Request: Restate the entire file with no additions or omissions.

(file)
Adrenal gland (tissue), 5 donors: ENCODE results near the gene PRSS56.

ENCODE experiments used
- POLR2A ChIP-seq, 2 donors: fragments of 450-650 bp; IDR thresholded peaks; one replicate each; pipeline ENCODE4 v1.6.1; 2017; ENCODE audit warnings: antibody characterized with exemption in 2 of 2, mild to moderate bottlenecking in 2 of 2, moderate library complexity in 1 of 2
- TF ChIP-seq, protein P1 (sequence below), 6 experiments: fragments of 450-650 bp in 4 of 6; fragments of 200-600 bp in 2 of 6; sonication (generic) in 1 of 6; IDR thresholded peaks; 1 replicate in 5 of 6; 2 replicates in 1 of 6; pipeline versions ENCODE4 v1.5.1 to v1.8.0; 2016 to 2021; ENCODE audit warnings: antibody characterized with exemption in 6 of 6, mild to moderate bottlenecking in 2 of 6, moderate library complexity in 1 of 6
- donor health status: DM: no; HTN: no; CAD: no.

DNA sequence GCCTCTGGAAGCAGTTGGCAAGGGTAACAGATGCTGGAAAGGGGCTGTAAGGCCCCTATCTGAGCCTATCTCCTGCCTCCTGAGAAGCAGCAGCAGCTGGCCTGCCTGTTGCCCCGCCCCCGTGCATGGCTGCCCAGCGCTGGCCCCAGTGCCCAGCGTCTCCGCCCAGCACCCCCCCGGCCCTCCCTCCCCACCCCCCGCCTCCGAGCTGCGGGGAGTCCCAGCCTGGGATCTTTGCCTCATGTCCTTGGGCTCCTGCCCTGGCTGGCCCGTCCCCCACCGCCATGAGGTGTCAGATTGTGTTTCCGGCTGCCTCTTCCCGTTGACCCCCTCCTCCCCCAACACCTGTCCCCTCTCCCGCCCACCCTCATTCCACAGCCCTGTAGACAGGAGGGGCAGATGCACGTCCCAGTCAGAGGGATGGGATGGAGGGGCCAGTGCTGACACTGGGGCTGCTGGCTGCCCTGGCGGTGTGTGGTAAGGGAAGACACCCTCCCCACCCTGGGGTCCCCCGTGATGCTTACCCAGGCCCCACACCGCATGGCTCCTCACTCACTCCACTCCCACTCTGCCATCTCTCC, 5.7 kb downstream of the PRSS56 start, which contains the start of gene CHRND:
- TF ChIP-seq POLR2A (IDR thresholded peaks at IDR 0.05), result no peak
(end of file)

Adrenal gland (tissue), 5 donors: ENCODE results near the gene PRSS56.

ENCODE experiments used
- POLR2A ChIP-seq, 2 donors: fragments of 450-650 bp; IDR thresholded peaks; one replicate each; pipeline ENCODE4 v1.6.1; 2017; ENCODE audit warnings: antibody characterized with exemption in 2 of 2, mild to moderate bottlenecking in 2 of 2, moderate library complexity in 1 of 2
- TF ChIP-seq, protein P1 (sequence below), 6 experiments: fragments of 450-650 bp in 4 of 6; fragments of 200-600 bp in 2 of 6; sonication (generic) in 1 of 6; IDR thresholded peaks; 1 replicate in 5 of 6; 2 replicates in 1 of 6; pipeline versions ENCODE4 v1.5.1 to v1.8.0; 2016 to 2021; ENCODE audit warnings: antibody characterized with exemption in 6 of 6, mild to moderate bottlenecking in 2 of 6, moderate library complexity in 1 of 6
- donor health status: DM: no; HTN: no; CAD: no.

DNA sequence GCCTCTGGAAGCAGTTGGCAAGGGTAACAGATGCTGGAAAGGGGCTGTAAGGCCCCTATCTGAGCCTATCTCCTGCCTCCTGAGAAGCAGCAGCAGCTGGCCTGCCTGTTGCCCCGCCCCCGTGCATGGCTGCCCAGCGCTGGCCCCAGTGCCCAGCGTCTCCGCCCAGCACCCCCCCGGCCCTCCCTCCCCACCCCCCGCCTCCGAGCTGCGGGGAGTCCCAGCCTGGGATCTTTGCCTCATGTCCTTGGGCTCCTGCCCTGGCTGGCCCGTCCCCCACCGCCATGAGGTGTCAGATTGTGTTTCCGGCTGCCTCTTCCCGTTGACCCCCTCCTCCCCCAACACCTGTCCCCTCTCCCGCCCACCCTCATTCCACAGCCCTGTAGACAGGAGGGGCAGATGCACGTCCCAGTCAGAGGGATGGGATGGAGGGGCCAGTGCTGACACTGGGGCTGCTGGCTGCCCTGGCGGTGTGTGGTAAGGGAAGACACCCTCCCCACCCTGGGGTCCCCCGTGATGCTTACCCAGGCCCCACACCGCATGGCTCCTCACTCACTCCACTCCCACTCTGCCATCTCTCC, 5.7 kb downstream of the PRSS56 start, which contains the start of gene CHRND:
- TF ChIP-seq POLR2A (IDR thresholded peaks at IDR 0.05), result no peak